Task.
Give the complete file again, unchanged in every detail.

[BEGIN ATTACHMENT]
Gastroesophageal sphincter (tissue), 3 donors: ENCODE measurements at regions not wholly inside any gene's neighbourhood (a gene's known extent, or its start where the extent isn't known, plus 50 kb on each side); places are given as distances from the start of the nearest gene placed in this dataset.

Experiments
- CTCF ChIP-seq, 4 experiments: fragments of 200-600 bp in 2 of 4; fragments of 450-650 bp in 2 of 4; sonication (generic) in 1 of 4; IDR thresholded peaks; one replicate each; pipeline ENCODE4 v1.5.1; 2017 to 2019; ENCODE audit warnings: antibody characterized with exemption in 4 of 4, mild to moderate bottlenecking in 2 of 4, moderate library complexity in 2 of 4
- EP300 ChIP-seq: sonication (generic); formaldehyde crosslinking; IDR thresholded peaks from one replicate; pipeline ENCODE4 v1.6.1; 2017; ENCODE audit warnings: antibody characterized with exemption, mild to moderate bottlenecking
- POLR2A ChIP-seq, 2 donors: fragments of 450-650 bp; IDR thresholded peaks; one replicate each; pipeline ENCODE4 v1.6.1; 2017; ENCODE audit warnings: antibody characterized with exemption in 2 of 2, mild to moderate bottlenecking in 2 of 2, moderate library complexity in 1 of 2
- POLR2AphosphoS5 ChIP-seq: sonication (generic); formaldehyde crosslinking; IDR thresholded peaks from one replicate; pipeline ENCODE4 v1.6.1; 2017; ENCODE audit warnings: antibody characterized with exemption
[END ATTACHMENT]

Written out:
Gastroesophageal sphincter (tissue), 3 donors: ENCODE measurements at regions not wholly inside any gene's neighbourhood (a gene's known extent, or its start where the extent isn't known, plus 50 kb on each side); places are given as distances from the start of the nearest gene placed in this dataset.

Experiments
- CTCF ChIP-seq, 4 experiments: fragments of 200-600 bp in 2 of 4; fragments of 450-650 bp in 2 of 4; sonication (generic) in 1 of 4; IDR thresholded peaks; one replicate each; pipeline ENCODE4 v1.5.1; 2017 to 2019; ENCODE audit warnings: antibody characterized with exemption in 4 of 4, mild to moderate bottlenecking in 2 of 4, moderate library complexity in 2 of 4
- EP300 ChIP-seq: sonication (generic); formaldehyde crosslinking; IDR thresholded peaks from one replicate; pipeline ENCODE4 v1.6.1; 2017; ENCODE audit warnings: antibody characterized with exemption, mild to moderate bottlenecking
- POLR2A ChIP-seq, 2 donors: fragments of 450-650 bp; IDR thresholded peaks; one replicate each; pipeline ENCODE4 v1.6.1; 2017; ENCODE audit warnings: antibody characterized with exemption in 2 of 2, mild to moderate bottlenecking in 2 of 2, moderate library complexity in 1 of 2
- POLR2AphosphoS5 ChIP-seq: sonication (generic); formaldehyde crosslinking; IDR thresholded peaks from one replicate; pipeline ENCODE4 v1.6.1; 2017; ENCODE audit warnings: antibody characterized with exemption